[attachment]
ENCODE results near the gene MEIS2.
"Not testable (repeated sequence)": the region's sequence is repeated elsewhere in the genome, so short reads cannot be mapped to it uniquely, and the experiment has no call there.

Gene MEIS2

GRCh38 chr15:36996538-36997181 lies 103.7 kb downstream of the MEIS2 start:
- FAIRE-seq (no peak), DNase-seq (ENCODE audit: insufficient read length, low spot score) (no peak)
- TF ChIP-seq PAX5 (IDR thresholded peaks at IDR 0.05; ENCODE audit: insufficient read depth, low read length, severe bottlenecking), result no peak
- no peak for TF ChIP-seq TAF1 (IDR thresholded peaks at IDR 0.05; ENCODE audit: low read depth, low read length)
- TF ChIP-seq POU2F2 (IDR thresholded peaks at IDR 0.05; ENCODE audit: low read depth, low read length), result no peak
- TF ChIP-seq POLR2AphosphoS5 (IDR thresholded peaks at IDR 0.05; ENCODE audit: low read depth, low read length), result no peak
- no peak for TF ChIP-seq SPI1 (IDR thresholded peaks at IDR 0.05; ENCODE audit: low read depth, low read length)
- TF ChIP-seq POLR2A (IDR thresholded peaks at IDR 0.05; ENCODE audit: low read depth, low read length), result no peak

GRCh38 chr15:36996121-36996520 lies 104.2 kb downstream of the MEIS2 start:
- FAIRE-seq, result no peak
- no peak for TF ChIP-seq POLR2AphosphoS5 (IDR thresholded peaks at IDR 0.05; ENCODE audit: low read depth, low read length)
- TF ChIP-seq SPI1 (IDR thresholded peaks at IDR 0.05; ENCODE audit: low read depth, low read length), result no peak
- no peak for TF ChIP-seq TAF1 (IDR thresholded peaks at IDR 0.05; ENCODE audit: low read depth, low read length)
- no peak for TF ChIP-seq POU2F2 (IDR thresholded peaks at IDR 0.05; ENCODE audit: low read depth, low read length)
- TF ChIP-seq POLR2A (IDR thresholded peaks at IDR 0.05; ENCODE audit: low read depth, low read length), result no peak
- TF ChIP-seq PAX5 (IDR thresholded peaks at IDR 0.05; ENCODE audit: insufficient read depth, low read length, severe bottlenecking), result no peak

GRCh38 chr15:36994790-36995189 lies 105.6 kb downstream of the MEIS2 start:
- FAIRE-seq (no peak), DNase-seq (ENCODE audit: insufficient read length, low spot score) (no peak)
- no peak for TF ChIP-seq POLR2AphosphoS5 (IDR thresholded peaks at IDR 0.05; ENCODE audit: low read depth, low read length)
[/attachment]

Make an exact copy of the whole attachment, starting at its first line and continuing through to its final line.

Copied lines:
ENCODE results near the gene MEIS2.
"Not testable (repeated sequence)": the region's sequence is repeated elsewhere in the genome, so short reads cannot be mapped to it uniquely, and the experiment has no call there.

Gene MEIS2

GRCh38 chr15:36996538-36997181 lies 103.7 kb downstream of the MEIS2 start:
- FAIRE-seq (no peak), DNase-seq (ENCODE audit: insufficient read length, low spot score) (no peak)
- TF ChIP-seq PAX5 (IDR thresholded peaks at IDR 0.05; ENCODE audit: insufficient read depth, low read length, severe bottlenecking), result no peak
- no peak for TF ChIP-seq TAF1 (IDR thresholded peaks at IDR 0.05; ENCODE audit: low read depth, low read length)
- TF ChIP-seq POU2F2 (IDR thresholded peaks at IDR 0.05; ENCODE audit: low read depth, low read length), result no peak
- TF ChIP-seq POLR2AphosphoS5 (IDR thresholded peaks at IDR 0.05; ENCODE audit: low read depth, low read length), result no peak
- no peak for TF ChIP-seq SPI1 (IDR thresholded peaks at IDR 0.05; ENCODE audit: low read depth, low read length)
- TF ChIP-seq POLR2A (IDR thresholded peaks at IDR 0.05; ENCODE audit: low read depth, low read length), result no peak

GRCh38 chr15:36996121-36996520 lies 104.2 kb downstream of the MEIS2 start:
- FAIRE-seq, result no peak
- no peak for TF ChIP-seq POLR2AphosphoS5 (IDR thresholded peaks at IDR 0.05; ENCODE audit: low read depth, low read length)
- TF ChIP-seq SPI1 (IDR thresholded peaks at IDR 0.05; ENCODE audit: low read depth, low read length), result no peak
- no peak for TF ChIP-seq TAF1 (IDR thresholded peaks at IDR 0.05; ENCODE audit: low read depth, low read length)
- no peak for TF ChIP-seq POU2F2 (IDR thresholded peaks at IDR 0.05; ENCODE audit: low read depth, low read length)
- TF ChIP-seq POLR2A (IDR thresholded peaks at IDR 0.05; ENCODE audit: low read depth, low read length), result no peak
- TF ChIP-seq PAX5 (IDR thresholded peaks at IDR 0.05; ENCODE audit: insufficient read depth, low read length, severe bottlenecking), result no peak

GRCh38 chr15:36994790-36995189 lies 105.6 kb downstream of the MEIS2 start:
- FAIRE-seq (no peak), DNase-seq (ENCODE audit: insufficient read length, low spot score) (no peak)
- no peak for TF ChIP-seq POLR2AphosphoS5 (IDR thresholded peaks at IDR 0.05; ENCODE audit: low read depth, low read length)